On tour with the Ninja Star - and a minimal equipment set-up

Written by Craig Marshall

CM/RS

Travelling companions. In looking for a lightweight, portable and cheap kit list for an international shoot, Craig Marshall hit upon pairing his Ninja Star recorder with an HP notebook PC.

As a follow up to my previous RedSharkNews article about safely rigging the Ninja Star ProRes recorder, I wanted to explore a lightweight ‘travelling’ scenario as I have another HD music video shoot coming up soon in Kyoto, Japan. For this project, I want to be able to shoot at the highest possible quality with my current setup but be able to travel internationally with only the minimum of equipment.

Lightweight

To this end, I re-rigged my camera to include the Ninja Star recorder but without the weight and complexity of matte box, C handle and top handle yet still be in a position to backup and review files on location. I’ll admit to favouring the perspective afforded by long lenses, but without a big heavy fluid tripod they are next to useless, so my Zeiss 300mm F4, weighing in at nearly 2Kg, stays home.

I shoot through a collection of classic full frame Zeiss ‘Contax’ prime and zoom lenses so I use a Metabones ‘Speed Booster’ to adapt these manual ‘analogue’ lenses to a modern video camera with a Super 35/APS-C ‘digital’ CMOS sensor. This configuration retains the lens’ original Field of View whilst affording an extra stop of light to the sensor. As the Speed Booster is fitted with its own Arca Swiss quick release foot, this became an invitation to fit a pair of short, lightweight rails directly to the camera’s own base plate onto which I could clamp a pistol grip on one side and mount the Star recorder on the other. Under this arrangement, my LH thumb and finger can adjust focus/iris/zoom whilst my RH little finger can start and stop the Star’s ProRes recordings. This arrangement leaves the Speed Booster’s tripod mount free so that the camera can be quickly adapted to any suitable surface fitted with a mating quick release plate.

On location

The Ninja Star HDMI recorder is very small, lightweight with low power requirements because it records to CFast cards. One disadvantage is that, when compared to SD cards or even SSDs of the same capacity, CFast cards are very expensive. A 64GB CFast card costs around $150 and record only 30 minutes of ProRes at the highest quality setting so I generally shoot until the card is nearly full, then dump the files off to a backup drive. When travelling, I could scout around for an internet café with a PC and a couple of USB ports but after some quick research online, I hit on a better solution…

Enter the HP Stream 11 Notebook PC

Wondering about the potential of a modern tablet solution, I stumbled across HP’s latest ‘Stream’ PC. This cute little ‘notebook’ style computer weighs in at just 1.25Kg but is equipped with a real QWERTY keyboard, WiFi, BlueTooth and a 1366 x 768 60Hz 11.6” screen with a five hour lithium battery, all under Win 8.1 management. This remarkably cheap device (around $250) sports a full sized SD card reader, 2GB RAM plus a small internal SSD but it also has audio headphone and HDMI outputs. Best of all though, it has two USB ports! (one port is USB3.0).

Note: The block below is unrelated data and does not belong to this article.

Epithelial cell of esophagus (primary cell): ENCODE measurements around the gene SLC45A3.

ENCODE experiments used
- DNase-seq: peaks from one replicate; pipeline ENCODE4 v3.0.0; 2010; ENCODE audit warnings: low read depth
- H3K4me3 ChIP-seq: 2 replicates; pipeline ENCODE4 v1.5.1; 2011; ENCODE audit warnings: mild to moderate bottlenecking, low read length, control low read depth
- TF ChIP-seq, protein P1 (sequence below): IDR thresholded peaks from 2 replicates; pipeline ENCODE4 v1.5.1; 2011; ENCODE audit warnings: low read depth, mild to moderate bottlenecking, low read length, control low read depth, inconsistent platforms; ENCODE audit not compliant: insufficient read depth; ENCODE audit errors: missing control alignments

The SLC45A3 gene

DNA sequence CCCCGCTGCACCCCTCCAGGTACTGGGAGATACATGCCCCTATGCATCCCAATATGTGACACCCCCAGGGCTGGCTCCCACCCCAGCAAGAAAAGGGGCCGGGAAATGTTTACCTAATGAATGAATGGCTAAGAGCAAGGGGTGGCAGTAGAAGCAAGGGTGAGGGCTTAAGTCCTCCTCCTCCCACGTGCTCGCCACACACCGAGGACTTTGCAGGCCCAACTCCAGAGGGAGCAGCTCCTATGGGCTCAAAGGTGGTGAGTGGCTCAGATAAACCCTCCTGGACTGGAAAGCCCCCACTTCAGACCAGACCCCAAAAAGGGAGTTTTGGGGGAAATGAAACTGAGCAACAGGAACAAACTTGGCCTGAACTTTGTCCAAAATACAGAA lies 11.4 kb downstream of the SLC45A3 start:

The Ninja Star comes with a USB3 CFast card reader/writer so with this plugged into the HP Stream and my 2TB portable HDD plugged into the other USB socket, I can quickly transfer, copy or backup files from the CFast card to the portable drive, thereby allowing quick re-use of the expensive ProRes recording format.

There is another advantage to this arrangement too. Although my camera offers a ‘clean’ HDMI output to the Ninja Star, it does not generate timecode internally. Consequently, a timecode of 00:00:00:00 is recorded on each of the Ninja Star’s ProRes files and this would normally play havoc in post production. But fortunately, there’s a simple solution and it’s free! I installed ClipToolz ‘Convert’ v2.1 on the HP Stream so I can use it’s included Timecode Tool to manually set or ‘re-stripe’ the ProRes timecode during the transfer of files from CFast to HDD. ClipToolz also offers a ‘sequential’ timecode re-stripe facility so that the timecode settings increment.

As well as being an excellent transcoder with all the major codecs installed, ClipToolz also enables ProRes encoding on a PC and there’s a further option too: because my camera can be set up to record 50p AVCHD internally but output a different HDMI signal to the Ninja Star, I can later use ClipToolz ‘PTS’ feature to transcode create an ultra smooth 50% slow motion ProRes HQ 25p file from the camera’s internal 50p AVCHD recording. ClipToolz Convert also includes a nice set of scopes to check your files on location – much more reliable and convenient than a cheap HDMI monitor.

All in all: the packing list

  • Super 35 Camera body with Ninja Star HDMI recorder and lightweight rails
  • Metabones C/Y to E-Mount ‘Speed Booster’
  • 50mm F1.7 Zeiss prime
  • 25mm F2.8 Zeiss prime
  • 135mm F2.8 Zeiss prime
  • 180mm F2.8 Zeiss prime (maybe)
  • 28-70mm F3.5 Zeiss zoom
  • HP Stream Notebook PC
  • USB 3 CFast card reader/writer
  • USB 3 2TB Portable HDD
  • ClipToolz, VLC and Mediainfo installed
  • Lightweight Aluminium Tripod with Fluid pan-head
  • Spare batteries, SD Cards & CFast card
  • Lightweight ‘switchmode’ battery charger/s

Tags: Production

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